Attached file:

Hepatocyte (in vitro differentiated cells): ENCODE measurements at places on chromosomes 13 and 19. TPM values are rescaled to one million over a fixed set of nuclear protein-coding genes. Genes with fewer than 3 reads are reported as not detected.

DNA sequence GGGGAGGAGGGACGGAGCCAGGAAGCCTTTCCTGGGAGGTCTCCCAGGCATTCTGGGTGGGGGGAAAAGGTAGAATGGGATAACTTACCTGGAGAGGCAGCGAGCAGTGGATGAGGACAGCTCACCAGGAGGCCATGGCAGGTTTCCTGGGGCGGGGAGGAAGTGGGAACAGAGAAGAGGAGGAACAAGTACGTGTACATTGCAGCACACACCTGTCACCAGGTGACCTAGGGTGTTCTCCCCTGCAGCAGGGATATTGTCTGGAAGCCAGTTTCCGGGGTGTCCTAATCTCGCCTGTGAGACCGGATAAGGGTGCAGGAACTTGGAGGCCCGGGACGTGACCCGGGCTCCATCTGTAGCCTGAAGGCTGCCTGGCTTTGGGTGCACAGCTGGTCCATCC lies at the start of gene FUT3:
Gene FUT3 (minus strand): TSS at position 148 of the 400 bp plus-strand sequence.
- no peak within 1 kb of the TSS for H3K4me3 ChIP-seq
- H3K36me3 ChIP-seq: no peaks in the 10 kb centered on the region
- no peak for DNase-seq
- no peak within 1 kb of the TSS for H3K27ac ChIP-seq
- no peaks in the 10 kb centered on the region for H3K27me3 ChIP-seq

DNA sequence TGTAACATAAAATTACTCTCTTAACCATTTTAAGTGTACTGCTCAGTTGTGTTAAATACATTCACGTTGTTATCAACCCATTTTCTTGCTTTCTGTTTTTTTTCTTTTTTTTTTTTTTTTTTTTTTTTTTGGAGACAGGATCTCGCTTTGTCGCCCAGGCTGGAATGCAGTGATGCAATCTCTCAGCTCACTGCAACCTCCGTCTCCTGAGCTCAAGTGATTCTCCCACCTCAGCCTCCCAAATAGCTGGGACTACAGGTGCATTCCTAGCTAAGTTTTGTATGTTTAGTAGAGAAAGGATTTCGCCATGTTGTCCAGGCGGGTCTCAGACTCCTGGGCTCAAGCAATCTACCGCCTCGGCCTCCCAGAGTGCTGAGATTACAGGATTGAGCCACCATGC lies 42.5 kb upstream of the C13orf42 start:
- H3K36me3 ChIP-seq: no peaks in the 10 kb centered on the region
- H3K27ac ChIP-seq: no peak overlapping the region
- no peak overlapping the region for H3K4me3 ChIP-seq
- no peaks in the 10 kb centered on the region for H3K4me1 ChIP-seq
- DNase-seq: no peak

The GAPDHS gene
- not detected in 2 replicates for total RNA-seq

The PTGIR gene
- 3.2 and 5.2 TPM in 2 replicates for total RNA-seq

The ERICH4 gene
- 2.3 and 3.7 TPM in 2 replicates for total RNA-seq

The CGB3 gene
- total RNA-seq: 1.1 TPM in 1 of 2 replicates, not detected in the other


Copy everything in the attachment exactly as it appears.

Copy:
Hepatocyte (in vitro differentiated cells): ENCODE measurements at places on chromosomes 13 and 19. TPM values are rescaled to one million over a fixed set of nuclear protein-coding genes. Genes with fewer than 3 reads are reported as not detected.

DNA sequence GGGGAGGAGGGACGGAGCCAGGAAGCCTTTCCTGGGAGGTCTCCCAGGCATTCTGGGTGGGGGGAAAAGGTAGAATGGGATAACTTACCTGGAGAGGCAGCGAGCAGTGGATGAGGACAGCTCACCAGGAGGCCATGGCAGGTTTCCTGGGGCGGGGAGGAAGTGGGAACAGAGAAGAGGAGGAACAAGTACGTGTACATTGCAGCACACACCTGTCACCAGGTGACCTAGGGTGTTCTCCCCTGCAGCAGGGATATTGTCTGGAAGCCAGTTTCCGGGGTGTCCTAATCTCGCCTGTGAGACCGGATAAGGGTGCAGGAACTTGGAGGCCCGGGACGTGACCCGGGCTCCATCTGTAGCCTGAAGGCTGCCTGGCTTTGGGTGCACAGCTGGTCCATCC lies at the start of gene FUT3:
Gene FUT3 (minus strand): TSS at position 148 of the 400 bp plus-strand sequence.
- no peak within 1 kb of the TSS for H3K4me3 ChIP-seq
- H3K36me3 ChIP-seq: no peaks in the 10 kb centered on the region
- no peak for DNase-seq
- no peak within 1 kb of the TSS for H3K27ac ChIP-seq
- no peaks in the 10 kb centered on the region for H3K27me3 ChIP-seq

DNA sequence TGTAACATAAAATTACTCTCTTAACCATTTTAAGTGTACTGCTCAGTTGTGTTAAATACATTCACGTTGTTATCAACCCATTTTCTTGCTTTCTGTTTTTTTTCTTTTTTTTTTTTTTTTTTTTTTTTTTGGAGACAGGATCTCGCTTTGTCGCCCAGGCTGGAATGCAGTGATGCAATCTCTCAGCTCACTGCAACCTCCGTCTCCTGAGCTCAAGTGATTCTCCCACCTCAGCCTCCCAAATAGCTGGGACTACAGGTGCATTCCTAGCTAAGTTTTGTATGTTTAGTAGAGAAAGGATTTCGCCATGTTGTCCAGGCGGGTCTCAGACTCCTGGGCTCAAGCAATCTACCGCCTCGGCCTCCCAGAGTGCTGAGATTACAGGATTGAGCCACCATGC lies 42.5 kb upstream of the C13orf42 start:
- H3K36me3 ChIP-seq: no peaks in the 10 kb centered on the region
- H3K27ac ChIP-seq: no peak overlapping the region
- no peak overlapping the region for H3K4me3 ChIP-seq
- no peaks in the 10 kb centered on the region for H3K4me1 ChIP-seq
- DNase-seq: no peak

The GAPDHS gene
- not detected in 2 replicates for total RNA-seq

The PTGIR gene
- 3.2 and 5.2 TPM in 2 replicates for total RNA-seq

The ERICH4 gene
- 2.3 and 3.7 TPM in 2 replicates for total RNA-seq

The CGB3 gene
- total RNA-seq: 1.1 TPM in 1 of 2 replicates, not detected in the other